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The Story of Gandhi: A thought that won’t die for another century

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If we look around the world today, it seems like peace has become a long dream for some people in their countries. Air Strikes, religious wars, terror strikes and bomb blasts- all of these makes us want to remember a man who taught us the lessons of non-violence and peace, for the world to follow.

Mohandas Karamchand Gandhi, who is known as Mahatma Gandhi or also fondly as “Bapu” was one of the most prominent faces of the freedom struggle in India. A master strategist, he formulated several unique ways to unite Indians for the cause against British rule. Sunil Khilnani, the professor of Politics and Director of King’s College London India Institute remarked “Steve Jobs should have learnt from Gandhi about how to build a perfect brand of oneself.”

A mass leader, he had such a great following that on one single call, the whole nation used to unite and walk behind him, following his lead. Be it during the Champaran movement, Kheda Satyagraha or Quit India movement, Gandhi made sure that the entire country was with him. So powerful was his message of non-violence that even today he is followed by powerful leaders like Barack Obama and Nelson Mandela. So phenomenal was his contribution to our freedom that no political party has critiqued him any sense ever since we gained independence, unlike other freedom fighters like Jawaharlal Nehru and Bhagat Singh, who too, found themselves in various debates of political battles.

With the education system in India battling today to create skilled professionals and our society and parents in a frenzy to create the next generation of engineers and doctors, we should revisit what views Gandhi had on education. His views focused on the fact that education should never be a means to achieve status, position or earn money, rather it should be the means to bring freedom to individuals. He focused on an education that aimed at holistic development of mind and body.

As the incumbent government rolls out the national educational policy 2016, holistic development of a human, discouraging rote learning, and inculcating compassion for others are just few pages that it can pick up from Gandhi’s life to shape the future generation. A simple look at our newspaper says why we need to remember the story of Gandhi. As cases of road rage, Dalit atrocities and religious intolerance covers major media space today, we should learn from the man who served leprosy patients at his time.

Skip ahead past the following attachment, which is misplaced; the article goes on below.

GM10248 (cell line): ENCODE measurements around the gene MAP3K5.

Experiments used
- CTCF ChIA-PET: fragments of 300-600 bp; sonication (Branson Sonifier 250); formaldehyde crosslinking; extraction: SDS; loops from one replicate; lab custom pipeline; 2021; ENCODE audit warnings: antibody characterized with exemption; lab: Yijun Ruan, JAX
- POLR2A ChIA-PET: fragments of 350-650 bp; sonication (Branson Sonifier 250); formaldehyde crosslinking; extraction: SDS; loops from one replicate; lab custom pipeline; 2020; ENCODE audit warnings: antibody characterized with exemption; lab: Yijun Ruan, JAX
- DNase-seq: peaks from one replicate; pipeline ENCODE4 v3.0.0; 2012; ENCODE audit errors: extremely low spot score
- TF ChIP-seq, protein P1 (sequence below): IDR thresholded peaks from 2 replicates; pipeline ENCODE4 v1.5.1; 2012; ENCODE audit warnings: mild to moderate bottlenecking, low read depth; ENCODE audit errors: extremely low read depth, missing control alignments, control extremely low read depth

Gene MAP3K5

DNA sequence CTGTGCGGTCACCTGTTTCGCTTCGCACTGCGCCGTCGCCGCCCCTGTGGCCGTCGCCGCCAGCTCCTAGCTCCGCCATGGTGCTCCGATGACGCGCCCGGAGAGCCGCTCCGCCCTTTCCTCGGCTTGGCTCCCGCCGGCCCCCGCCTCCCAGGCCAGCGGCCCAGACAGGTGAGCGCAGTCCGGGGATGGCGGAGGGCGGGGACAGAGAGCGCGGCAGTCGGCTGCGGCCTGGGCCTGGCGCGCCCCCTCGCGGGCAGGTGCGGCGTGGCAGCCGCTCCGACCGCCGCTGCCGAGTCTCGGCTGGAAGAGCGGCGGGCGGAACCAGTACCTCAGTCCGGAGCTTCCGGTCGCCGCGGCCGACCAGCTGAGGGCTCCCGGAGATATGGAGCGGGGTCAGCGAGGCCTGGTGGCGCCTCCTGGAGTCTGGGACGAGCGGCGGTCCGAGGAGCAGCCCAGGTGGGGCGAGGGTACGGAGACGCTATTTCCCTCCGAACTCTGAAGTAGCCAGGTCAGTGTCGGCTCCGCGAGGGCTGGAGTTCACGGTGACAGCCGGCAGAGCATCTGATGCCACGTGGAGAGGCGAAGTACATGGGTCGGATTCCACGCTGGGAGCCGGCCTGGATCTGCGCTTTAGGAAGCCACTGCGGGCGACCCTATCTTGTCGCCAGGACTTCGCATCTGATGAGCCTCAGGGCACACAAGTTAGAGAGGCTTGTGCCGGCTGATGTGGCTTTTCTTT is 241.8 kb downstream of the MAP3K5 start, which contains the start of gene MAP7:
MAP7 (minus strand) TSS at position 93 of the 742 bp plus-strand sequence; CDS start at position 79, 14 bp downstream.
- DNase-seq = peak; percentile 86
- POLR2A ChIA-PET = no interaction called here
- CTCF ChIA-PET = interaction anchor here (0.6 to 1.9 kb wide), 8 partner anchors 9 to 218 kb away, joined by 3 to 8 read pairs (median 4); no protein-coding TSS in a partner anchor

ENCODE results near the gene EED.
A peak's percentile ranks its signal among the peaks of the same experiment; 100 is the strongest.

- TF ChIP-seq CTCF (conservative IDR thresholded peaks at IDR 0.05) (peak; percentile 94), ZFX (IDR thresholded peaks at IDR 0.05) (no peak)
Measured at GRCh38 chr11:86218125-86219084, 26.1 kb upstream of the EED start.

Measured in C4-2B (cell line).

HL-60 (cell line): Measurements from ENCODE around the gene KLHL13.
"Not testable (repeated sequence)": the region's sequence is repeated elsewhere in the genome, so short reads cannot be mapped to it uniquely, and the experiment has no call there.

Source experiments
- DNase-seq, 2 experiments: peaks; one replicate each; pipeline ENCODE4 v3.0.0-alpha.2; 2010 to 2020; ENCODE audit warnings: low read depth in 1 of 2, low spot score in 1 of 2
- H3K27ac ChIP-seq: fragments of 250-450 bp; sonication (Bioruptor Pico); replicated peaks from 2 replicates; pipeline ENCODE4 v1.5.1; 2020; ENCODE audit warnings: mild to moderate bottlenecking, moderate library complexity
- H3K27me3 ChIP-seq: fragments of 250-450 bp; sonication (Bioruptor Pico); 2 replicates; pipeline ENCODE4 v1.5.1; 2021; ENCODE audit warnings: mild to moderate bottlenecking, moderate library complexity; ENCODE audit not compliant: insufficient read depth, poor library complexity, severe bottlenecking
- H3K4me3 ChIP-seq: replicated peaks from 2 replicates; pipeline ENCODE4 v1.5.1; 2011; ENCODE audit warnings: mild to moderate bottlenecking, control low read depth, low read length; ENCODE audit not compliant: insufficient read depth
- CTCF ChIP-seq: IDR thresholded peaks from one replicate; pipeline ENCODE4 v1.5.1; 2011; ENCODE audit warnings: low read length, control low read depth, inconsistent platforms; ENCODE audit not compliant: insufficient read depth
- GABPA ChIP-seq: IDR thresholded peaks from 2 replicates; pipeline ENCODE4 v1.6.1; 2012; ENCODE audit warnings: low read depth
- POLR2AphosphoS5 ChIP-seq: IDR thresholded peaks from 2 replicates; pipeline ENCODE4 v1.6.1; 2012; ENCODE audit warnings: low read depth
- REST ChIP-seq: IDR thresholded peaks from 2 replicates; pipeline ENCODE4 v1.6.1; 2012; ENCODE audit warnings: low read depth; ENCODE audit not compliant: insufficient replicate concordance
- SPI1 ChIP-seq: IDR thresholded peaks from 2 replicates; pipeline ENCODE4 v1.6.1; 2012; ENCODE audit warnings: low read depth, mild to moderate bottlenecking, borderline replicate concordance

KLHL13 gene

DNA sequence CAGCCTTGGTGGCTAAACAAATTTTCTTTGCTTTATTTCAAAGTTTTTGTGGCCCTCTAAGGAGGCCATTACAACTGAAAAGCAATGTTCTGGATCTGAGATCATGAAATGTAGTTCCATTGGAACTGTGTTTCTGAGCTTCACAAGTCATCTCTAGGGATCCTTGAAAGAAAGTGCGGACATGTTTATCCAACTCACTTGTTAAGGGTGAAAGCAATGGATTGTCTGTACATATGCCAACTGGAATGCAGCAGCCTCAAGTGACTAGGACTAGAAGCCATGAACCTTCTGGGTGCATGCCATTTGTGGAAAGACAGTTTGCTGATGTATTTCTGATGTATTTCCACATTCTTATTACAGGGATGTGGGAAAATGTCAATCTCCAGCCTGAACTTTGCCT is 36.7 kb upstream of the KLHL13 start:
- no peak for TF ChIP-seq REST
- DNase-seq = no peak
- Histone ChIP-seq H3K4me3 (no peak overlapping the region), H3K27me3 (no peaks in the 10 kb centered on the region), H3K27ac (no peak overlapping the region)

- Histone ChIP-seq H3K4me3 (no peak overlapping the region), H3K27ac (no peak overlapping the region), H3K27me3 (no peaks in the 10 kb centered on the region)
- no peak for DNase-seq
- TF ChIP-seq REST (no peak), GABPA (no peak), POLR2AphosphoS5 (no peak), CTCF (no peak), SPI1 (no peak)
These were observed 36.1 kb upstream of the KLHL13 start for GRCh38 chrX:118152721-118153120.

The idea of Gandhi is not an all well story. Often Gandhi and his works are taught in such a way in schools across our country that he is portrayed as a saint. The way Gandhi overshadows the freedom struggle over other leaders in Indian School textbooks is something not many people approve of. He is also criticized for not being able to stop the partition of India and Pakistan. A lot of people today joke the concept of ‘if you are slapped by your enemy on one cheek, show your other cheek’ which drew its inspiration from Gandhi’s message of winning your enemy with love rather than war. Today he has been reduced to a mere symbol of freedom struggle for the masses and the government through its huge advertisements on his birthday every year. He is also criticised by some people for promoting racism and the practice of caste system in India and South Africa.

As we all observe the 147th birth anniversary of one of the greatest human beings on the planet, we shouldn’t forget this philosopher who gave the mighty British Empire a tough fight with his weapons of Satyagraha and non-violence. With growing tensions in the South Asian neighborhood, unrest in Middle East countries and tussles within the major superpowers, we don’t know about what is going to happen in the near future. Even in this uncertainty, we are very certain that Gandhi is an idea which is not going to die any time soon in this century, and we hope that it never does.

Image Credits: www.rajyasabha.nic.in

Srivedant Kar

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Journalism has been called the “first rough draft of history”. D.U.B may be termed as the first rough draft of DU history. Freedom to Express.

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